Harlan City Council talks budget

Published 9:00 am Saturday, June 18, 2022

The Harlan City Council approved a first reading of the city’s budget for the next fiscal year during their regular June meeting.

Harlan City Mayor Joe Meadors brought the subject up to the panel immediately after calling the meeting to order.

“We’ve got quite a bit to cover, so lets jump right into it,” Meadors said. “I sent you the budget Friday afternoon, and hopefully you’ve had a chance to look at it.”

Meadors informed the council the new budget contains a $1 per hour raise for the city’s police officers.

“We’re trying to keep a well trained, professional police force employed,” Meadors said. “To do that, you have to pay them. I think it behooves us to do that, because it’s in our best interest.”

Meadors also told the council other employees would be receiving a $.50 per hour increase.

“All the other hourly employees will be getting 50 cents,” Meadors said. “This is a bare bones budget. We’re going to have to stick to this.”

According to Meadors, extra expenditures such as overtime will have to be closely watched.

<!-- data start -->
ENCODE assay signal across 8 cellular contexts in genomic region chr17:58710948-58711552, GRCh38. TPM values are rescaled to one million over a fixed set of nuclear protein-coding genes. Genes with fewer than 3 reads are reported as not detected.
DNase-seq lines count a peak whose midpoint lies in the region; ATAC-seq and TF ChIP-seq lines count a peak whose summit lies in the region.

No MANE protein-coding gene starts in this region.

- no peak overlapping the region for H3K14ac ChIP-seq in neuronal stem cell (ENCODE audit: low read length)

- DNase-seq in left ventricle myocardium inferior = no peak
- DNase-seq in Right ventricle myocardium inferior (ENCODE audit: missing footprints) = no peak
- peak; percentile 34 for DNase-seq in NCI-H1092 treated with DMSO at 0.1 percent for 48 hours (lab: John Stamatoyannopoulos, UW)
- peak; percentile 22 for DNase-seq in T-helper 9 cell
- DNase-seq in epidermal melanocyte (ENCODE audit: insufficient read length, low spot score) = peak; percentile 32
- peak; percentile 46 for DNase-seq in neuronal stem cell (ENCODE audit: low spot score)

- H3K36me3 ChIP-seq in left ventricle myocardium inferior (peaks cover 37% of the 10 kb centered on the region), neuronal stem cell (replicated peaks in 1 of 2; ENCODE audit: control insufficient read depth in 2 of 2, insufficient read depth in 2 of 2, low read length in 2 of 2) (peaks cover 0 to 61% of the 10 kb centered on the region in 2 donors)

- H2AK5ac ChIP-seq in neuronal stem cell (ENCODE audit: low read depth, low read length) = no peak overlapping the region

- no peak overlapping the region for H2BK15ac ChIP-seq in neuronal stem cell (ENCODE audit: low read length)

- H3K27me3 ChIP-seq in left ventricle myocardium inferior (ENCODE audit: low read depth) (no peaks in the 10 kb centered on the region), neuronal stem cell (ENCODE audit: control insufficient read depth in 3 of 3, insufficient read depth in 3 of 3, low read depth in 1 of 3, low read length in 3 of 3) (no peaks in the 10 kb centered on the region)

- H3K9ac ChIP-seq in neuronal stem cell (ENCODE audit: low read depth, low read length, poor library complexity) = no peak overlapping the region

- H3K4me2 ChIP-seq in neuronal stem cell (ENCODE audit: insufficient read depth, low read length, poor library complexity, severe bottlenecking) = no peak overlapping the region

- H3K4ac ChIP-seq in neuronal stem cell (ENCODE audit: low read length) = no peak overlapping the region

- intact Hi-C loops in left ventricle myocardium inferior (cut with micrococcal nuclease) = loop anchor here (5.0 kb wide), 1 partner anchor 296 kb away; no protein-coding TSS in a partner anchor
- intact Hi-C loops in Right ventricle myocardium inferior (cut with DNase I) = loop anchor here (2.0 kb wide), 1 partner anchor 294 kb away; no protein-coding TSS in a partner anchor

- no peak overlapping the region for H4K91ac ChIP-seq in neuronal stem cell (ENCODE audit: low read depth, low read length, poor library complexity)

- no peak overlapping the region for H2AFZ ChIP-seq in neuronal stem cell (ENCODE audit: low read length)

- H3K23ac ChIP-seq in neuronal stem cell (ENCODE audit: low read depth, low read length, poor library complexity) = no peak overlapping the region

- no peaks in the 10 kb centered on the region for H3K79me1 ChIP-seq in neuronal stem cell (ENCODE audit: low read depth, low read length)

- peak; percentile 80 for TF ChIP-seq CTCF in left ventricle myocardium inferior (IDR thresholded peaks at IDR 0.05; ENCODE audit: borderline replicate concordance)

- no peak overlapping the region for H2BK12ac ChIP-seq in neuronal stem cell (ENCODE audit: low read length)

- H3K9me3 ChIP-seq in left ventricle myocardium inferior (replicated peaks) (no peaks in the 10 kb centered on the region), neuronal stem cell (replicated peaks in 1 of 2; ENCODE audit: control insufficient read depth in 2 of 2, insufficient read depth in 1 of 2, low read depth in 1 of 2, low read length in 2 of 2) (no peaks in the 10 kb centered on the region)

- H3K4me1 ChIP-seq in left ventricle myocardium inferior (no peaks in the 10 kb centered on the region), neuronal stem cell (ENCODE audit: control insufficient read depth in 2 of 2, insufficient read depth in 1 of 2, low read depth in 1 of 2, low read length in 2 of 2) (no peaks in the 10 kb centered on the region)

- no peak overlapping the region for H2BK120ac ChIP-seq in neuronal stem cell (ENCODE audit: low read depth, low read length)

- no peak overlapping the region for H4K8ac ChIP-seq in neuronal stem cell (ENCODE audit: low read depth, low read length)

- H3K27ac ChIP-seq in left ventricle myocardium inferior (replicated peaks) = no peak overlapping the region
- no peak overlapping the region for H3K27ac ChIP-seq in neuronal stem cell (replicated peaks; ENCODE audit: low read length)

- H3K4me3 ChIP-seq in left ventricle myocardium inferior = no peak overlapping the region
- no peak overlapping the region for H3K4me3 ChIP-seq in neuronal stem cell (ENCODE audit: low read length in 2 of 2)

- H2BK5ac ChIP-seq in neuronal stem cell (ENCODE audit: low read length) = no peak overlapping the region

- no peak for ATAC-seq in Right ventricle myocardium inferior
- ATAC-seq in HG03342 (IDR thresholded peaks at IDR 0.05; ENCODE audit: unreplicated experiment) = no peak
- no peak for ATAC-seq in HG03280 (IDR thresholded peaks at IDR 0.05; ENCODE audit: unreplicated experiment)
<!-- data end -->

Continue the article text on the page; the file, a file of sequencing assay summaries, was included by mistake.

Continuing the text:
“We’ve tried to do a lot to clean up this town, and keep it clean,” Meadors said. “That’s required quite a bit of labor and a lot of overtime. But that overtime is going to have to be cut back.”

Meadors also mentioned some funding the city has received.

“We have not touched any of our ARPA (American Rescue Plan Act) money,” Meadors said. “We do have some large expenditures that we’re going to have to look at.”

Meadors said some of the money may be used for an incentive program.

“We had talked about putting $25,000 into a downtown incentive to encourage new business owners and new building owners to clean up their property.” Meadors said. “We haven’t done that, but that’s something we can do sometime this year if you all want to do it.”

The council were also advised a large piece of city equipment is in need of repair.

“We had a backhoe go down last week,” Meadors said. “We’re going to get it fixed.”

According to Meadors, the backhoe is needed on a daily basis.

“Year round, we use that backhoe every day,” Meadors said. “We’ve just about worn it out.”

Meadors said some of the ARPA money may be put toward the backhoe situation. He also mentioned possibly using approximately $15,000 of ARPA funds for playground equipment.

“So, right off the bat, we’re talking about the $25,000 downtown incentive, at least $15,000 for playground equipment…about $62,000 for a (used) backhoe, then the backhoe repair, maybe $10,000,” Meadors said.

Meadors also updated the council on a settlement the city is expecting from a legal action concerning opioids.

“It’s probably going to be between $42,000 and $62,000,” Meadors said. “That’s spread out over a period of years, so we’re not going to get that in one lump sum, and there’s going to be a lot of red tape, you’re only going to be able to use if for certain things.”

Following some further discussion, the council approved the first reading of the budget.